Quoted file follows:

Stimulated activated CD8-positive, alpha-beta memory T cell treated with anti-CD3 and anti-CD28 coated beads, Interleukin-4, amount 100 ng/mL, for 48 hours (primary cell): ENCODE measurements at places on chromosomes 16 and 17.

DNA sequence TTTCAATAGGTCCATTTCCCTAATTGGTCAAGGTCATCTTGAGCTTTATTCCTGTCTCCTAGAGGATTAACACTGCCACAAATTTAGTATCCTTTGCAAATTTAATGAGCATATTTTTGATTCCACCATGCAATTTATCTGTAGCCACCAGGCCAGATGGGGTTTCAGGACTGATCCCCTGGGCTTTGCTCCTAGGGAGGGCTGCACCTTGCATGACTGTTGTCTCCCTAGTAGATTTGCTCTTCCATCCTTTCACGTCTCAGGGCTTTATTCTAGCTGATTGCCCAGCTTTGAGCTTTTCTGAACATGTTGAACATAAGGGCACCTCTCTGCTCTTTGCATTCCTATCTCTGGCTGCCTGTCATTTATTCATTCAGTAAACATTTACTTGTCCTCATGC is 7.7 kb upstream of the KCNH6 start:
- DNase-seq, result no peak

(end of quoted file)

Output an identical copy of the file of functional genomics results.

Stimulated activated CD8-positive, alpha-beta memory T cell treated with anti-CD3 and anti-CD28 coated beads, Interleukin-4, amount 100 ng/mL, for 48 hours (primary cell): ENCODE measurements at places on chromosomes 16 and 17.

DNA sequence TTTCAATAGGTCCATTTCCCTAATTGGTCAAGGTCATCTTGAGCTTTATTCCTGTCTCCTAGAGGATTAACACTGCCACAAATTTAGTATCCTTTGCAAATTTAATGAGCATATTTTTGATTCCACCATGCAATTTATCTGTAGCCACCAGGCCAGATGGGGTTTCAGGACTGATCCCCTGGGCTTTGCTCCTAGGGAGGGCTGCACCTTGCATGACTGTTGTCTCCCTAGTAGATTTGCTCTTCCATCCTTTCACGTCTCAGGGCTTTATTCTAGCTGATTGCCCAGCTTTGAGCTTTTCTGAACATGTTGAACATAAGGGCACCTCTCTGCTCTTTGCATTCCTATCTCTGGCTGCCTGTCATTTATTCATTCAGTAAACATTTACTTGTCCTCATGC is 7.7 kb upstream of the KCNH6 start:
- DNase-seq, result no peak